Saturday, 4 May 2013

Raila attacks CJ over poll petition verdict

Former Prime Minister Raila Odinga addresses journalists at the Jomo Kenyatta International Airport in Nairobi yesterday on arrival from London, UK, where he attended a business summit. PHOTO/ANTHONY OMUNGA| NATION
Former Prime Minister Raila Odinga addresses journalists at the Jomo Kenyatta International Airport in Nairobi yesterday on arrival from London, UK, where he attended a business summit. PHOTO/ANTHONY OMUNGA| NATION 
Posted  Friday, May 3  2013 at  21:17
Former Prime Minister Raila Odinga Saturday made a scathing attack on Chief Justice Willy Mutunga over the Supreme Court judgment that dismissed his petition challenging President Kenyatta’s election victory.
Mr Odinga accused Dr Mutunga of presiding over an “injustice” and told him to stop complaining about bribery allegations levelled against him.
“Remember that 800 pages of our evidence were struck out by the Supreme Court with a stroke of the pen. Then the same court goes ahead to say that there was no evidence, is this justice or injustice?” Mr Odinga asked.
“When the Chief Justice says he is offended, he should know that there are Kenyans out there who are more offended than him,” a visibly agitated Mr Odinga added.
It was the first time Mr Odinga was publicly expressing his views on Dr Mutunga, who chaired the six-judge bench that heard his petition.
Must be reformed.
Mr Odinga had just taken a swipe at the Independent Electoral and Boundaries Commission (IEBC) over the manner it conducted the March 4 election when a journalist asked him whether he respected or disagreed with the Supreme Court judgment.
“We had a lot of evidence showing the misconduct of the IEBC, even the court said the IEBC should be investigated.  This IEBC must be reformed, Kenyans cannot afford to go into another election with this team,” he said.
Mr Odinga said that whereas he respected the Supreme Court judgment, he did not agree with it. “I said that I respect the ruling but that does not mean I agree with it,” he said.
Dr Mutunga and Justices Philip Tunoi, Njoki Ndung’u, Smokin Wanjala, Jackton Ojwang’ and Mohamed Ibrahim have been criticised on social media following their unanimous judgment dismissing Mr Odinga’s petition. 
This prompted Dr Mutunga to post on Facebook that he had never been bribed and urged Kenyans to show respect for the Judiciary.
He said allegations of bribery had caused him anguish.
“Recently the Judiciary, and particularly the Supreme Court, has been the target of attacks from Kenyans. We have been the target of attacks, slander, libel, and outright indecent, vulgar and unacceptable abuses.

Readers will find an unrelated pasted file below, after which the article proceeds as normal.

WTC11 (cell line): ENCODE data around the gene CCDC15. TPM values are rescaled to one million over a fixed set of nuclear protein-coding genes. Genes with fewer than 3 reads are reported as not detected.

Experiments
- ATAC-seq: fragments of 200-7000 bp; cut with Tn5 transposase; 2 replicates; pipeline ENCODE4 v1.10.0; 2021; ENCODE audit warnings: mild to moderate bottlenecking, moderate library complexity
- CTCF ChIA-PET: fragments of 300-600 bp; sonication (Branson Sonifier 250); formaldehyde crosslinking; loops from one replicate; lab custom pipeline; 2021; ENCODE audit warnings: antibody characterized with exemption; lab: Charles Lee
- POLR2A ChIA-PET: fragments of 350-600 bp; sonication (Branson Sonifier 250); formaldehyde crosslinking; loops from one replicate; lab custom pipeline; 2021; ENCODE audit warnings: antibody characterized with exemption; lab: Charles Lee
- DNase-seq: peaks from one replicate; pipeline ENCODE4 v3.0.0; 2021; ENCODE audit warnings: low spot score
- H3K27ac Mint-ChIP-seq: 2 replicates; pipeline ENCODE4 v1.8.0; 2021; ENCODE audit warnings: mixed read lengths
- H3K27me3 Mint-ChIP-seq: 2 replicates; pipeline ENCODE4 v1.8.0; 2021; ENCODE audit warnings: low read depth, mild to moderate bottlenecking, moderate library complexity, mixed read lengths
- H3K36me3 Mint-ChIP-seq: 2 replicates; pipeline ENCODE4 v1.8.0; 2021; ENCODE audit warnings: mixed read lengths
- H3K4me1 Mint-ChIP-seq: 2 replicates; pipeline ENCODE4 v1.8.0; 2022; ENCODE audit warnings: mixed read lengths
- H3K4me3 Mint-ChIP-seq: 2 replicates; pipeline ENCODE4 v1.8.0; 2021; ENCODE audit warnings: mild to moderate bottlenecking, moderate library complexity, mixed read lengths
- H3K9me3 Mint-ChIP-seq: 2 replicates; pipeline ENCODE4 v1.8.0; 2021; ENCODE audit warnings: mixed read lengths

“For me, the most hurtful allegation was that I had been bribed in the presidential petition. I did not know where to turn. I have never been offered a bribe in my life. I have no doubt in my mind that anybody who dares offer me a bribe, regardless of status, would be the first one I arrest under the Constitution and the laws of this land,” Dr Mutunga said.
He urged Kenyans to be fair to the Judiciary.
“All I can demand from Kenyans is justice that they demand of me and the Judiciary I head. We must give justice to each other in implementing our progressive Constitution.
“I urge Kenyans to give us justice! To do so is simple. If you have any evidence of our wrong doing the Constitution, under Article 168, allows you to petition the Judicial Service Commission for our removal. And if you do not have such evidence then give us justice, treat us as family, compatriots and fellow human beings!” he added.
Mr Odinga was speaking at the Jomo Kenyatta International Airport (JKIA) yesterday morning on his arrival from the UK where he attended the “Times Africa CEO’s Summit” on investment opportunities on the continent.
Mr Odinga wooed investors to Kenya, saying there were abundant opportunities, resources and skilled manpower.
The former PM called for the adoption of a parliamentary system of government for Kenya to check tribalism.
“We need parliamentary democracy where the party with a majority of MPs forms the government. It is the only way a person from a small community like the Maasai or Samburu can ascend to power. It is a system which has worked very well in mature democracies all over the world,” Mr Odinga argued.
Big man syndrome
“It is something which needs to be debated here in Kenya as we go forward,” he added.
Mr Odinga said Africa was transiting from military dictatorship and one-party rule to multi-partyism and it was imperative that systems that support democracy are entrenched. “Africa is moving away from the big man syndrome, the days of Mr President, the big man.”
Mr Odinga and Ghanaian President John Dramani Mahama were the key speakers at the summit.

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